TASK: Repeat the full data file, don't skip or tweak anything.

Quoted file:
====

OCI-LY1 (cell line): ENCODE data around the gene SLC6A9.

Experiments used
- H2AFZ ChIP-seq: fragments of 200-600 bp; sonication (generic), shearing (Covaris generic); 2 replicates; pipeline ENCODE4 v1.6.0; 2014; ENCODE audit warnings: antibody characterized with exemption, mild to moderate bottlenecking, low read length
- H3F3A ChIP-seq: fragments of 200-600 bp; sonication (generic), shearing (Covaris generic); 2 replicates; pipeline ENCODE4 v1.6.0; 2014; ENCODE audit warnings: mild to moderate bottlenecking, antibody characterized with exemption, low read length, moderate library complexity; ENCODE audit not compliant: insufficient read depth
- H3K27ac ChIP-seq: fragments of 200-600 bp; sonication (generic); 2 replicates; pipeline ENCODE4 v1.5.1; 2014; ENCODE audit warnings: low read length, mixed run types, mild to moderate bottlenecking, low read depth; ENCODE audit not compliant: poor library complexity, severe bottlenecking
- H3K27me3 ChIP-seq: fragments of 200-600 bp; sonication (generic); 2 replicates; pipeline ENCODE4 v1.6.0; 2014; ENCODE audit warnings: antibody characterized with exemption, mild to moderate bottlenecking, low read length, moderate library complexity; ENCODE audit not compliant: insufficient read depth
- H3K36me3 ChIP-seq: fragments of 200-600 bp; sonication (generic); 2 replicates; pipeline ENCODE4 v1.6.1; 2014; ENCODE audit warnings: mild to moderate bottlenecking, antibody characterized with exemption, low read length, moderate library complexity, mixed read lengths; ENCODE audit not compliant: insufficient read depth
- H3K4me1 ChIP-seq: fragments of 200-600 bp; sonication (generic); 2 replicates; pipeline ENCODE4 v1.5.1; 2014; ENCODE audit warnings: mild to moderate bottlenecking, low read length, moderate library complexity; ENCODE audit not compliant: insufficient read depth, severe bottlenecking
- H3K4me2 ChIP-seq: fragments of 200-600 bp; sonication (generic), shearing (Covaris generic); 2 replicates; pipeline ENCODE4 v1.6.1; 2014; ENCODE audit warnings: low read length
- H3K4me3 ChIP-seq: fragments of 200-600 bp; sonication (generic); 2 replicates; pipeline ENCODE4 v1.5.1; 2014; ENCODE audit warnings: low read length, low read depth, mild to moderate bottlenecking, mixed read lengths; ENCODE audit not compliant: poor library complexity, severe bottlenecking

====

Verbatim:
OCI-LY1 (cell line): ENCODE data around the gene SLC6A9.

Experiments used
- H2AFZ ChIP-seq: fragments of 200-600 bp; sonication (generic), shearing (Covaris generic); 2 replicates; pipeline ENCODE4 v1.6.0; 2014; ENCODE audit warnings: antibody characterized with exemption, mild to moderate bottlenecking, low read length
- H3F3A ChIP-seq: fragments of 200-600 bp; sonication (generic), shearing (Covaris generic); 2 replicates; pipeline ENCODE4 v1.6.0; 2014; ENCODE audit warnings: mild to moderate bottlenecking, antibody characterized with exemption, low read length, moderate library complexity; ENCODE audit not compliant: insufficient read depth
- H3K27ac ChIP-seq: fragments of 200-600 bp; sonication (generic); 2 replicates; pipeline ENCODE4 v1.5.1; 2014; ENCODE audit warnings: low read length, mixed run types, mild to moderate bottlenecking, low read depth; ENCODE audit not compliant: poor library complexity, severe bottlenecking
- H3K27me3 ChIP-seq: fragments of 200-600 bp; sonication (generic); 2 replicates; pipeline ENCODE4 v1.6.0; 2014; ENCODE audit warnings: antibody characterized with exemption, mild to moderate bottlenecking, low read length, moderate library complexity; ENCODE audit not compliant: insufficient read depth
- H3K36me3 ChIP-seq: fragments of 200-600 bp; sonication (generic); 2 replicates; pipeline ENCODE4 v1.6.1; 2014; ENCODE audit warnings: mild to moderate bottlenecking, antibody characterized with exemption, low read length, moderate library complexity, mixed read lengths; ENCODE audit not compliant: insufficient read depth
- H3K4me1 ChIP-seq: fragments of 200-600 bp; sonication (generic); 2 replicates; pipeline ENCODE4 v1.5.1; 2014; ENCODE audit warnings: mild to moderate bottlenecking, low read length, moderate library complexity; ENCODE audit not compliant: insufficient read depth, severe bottlenecking
- H3K4me2 ChIP-seq: fragments of 200-600 bp; sonication (generic), shearing (Covaris generic); 2 replicates; pipeline ENCODE4 v1.6.1; 2014; ENCODE audit warnings: low read length
- H3K4me3 ChIP-seq: fragments of 200-600 bp; sonication (generic); 2 replicates; pipeline ENCODE4 v1.5.1; 2014; ENCODE audit warnings: low read length, low read depth, mild to moderate bottlenecking, mixed read lengths; ENCODE audit not compliant: poor library complexity, severe bottlenecking